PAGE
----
The original meaning of the Hebrew word "אלהים" (elohim) is "mighty one[s]", which may be just an ordinary plural or a majestic plural used in a singular sense. It really means nothing more than that. Certainly, the Hebrews used "אלהים" mostly for God, because after all God is viewed as the most mighty one of all, but given its broader meaning it is no surprise to see them use the word for other beings including humans and God's messengers.
The "מ" in front is a prefix, not part of the lexical unit "אלהים" itself, so you should not be talking about translation of "מאלהים" as "gods". Together, it means roughly "from mighty one[s]" which as a reference point for comparison means "than mighty one[s]".
Thus Psa 8:6 literally says nothing more than "and you make him a little less than mighty one[s]". Now what does this refer to? One must look at the context. The LXX interpreted it to refer to messengers (αγγελοι) of God, hence it puts "βραχυ τι παρ αγγελους" (somewhat a little less than messengers [of God]). The ASV preferred interpretating it as God himself, hence they put "God" in the main translation. Darby's translation matches the LXX, putting "angels".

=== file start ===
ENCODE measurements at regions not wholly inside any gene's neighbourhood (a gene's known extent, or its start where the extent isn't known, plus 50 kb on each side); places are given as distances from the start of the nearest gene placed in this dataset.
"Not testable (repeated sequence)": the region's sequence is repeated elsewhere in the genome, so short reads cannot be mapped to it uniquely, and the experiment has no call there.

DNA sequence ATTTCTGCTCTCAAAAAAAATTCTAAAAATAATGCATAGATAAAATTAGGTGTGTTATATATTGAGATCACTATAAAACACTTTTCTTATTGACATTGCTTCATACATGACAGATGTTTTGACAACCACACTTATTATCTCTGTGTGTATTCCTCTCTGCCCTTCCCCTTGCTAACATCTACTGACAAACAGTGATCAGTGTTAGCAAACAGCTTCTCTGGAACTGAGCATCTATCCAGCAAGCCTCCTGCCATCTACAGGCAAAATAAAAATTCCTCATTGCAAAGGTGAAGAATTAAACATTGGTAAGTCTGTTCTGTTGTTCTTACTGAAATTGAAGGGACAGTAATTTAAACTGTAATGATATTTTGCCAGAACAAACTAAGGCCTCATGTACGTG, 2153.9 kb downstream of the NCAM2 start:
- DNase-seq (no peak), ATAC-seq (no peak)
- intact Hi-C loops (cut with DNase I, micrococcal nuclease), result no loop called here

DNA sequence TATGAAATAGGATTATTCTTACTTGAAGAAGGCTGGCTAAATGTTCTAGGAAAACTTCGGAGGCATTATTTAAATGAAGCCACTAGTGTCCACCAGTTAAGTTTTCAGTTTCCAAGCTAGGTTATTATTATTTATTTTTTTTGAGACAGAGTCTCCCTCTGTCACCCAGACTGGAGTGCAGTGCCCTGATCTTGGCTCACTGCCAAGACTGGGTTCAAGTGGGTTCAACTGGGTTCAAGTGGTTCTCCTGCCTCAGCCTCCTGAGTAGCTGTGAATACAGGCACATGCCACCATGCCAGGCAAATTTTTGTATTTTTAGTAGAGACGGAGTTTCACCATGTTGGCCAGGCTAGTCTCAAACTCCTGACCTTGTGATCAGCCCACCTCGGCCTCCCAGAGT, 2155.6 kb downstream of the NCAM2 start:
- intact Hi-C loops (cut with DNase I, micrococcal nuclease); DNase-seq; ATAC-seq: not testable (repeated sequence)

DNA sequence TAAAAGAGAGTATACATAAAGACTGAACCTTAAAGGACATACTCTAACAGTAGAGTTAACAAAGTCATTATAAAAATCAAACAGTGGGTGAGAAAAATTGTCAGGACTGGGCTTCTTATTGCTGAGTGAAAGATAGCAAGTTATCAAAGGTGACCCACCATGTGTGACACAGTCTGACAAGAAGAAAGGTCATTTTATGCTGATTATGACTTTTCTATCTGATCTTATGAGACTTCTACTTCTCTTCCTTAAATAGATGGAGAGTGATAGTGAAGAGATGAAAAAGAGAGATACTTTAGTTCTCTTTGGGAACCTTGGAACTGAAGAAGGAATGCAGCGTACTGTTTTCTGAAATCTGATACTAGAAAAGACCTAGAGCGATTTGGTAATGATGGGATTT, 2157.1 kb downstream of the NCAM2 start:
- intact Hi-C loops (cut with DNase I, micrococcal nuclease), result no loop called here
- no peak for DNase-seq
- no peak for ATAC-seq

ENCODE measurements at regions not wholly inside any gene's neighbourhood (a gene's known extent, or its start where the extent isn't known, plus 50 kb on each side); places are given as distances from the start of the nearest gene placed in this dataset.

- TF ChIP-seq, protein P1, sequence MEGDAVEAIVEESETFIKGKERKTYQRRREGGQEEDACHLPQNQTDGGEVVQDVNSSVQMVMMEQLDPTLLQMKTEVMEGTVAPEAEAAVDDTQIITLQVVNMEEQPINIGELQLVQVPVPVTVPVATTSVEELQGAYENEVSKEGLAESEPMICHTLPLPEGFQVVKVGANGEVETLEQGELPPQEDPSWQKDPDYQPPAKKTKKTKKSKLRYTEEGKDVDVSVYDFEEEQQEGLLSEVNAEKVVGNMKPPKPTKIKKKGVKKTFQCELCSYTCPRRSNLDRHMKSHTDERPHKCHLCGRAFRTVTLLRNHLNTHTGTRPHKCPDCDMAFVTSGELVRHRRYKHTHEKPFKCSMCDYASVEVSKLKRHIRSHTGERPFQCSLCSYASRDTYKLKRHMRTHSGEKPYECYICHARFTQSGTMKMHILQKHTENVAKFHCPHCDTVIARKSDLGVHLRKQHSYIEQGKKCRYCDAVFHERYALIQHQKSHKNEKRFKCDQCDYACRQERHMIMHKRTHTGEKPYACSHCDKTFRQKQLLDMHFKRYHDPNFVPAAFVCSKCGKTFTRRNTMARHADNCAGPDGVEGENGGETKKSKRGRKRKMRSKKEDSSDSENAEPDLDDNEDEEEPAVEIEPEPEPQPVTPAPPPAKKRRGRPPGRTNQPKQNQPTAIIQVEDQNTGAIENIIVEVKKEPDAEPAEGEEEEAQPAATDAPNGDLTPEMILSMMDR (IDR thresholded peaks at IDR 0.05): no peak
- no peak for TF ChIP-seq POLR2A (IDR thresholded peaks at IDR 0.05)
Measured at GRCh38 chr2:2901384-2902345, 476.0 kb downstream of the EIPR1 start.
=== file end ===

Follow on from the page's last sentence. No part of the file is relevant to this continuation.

It is clear that Psa 8 is praising God for the great works of his hands and yet giving 'insignificant' mankind authority over many of his works, and I think it makes little sense for the psalmist to say "a little lower than God" in such a psalm. The LXX reading makes more sense; although mankind was created as 'lower beings' compared to the messengers of God, they were given more authority; less might but more authority.
I agree with another answer that theology obscures or twists the reading of the text. I also agree that there does not seem to be an example in the Hebrew writings where "אלהים" unambiguously refers to angels, but still, it makes no sense to me to say "a little less than God". Firstly, everything that God creates is of course lesser. And secondly, "a little less" makes little sense given the preceding verses that imply that man is powerless (babies, infants, nothing intrinsically worth being mindful of). Even "the complete Jewish bible" renders Psa 8:6 using "angels"...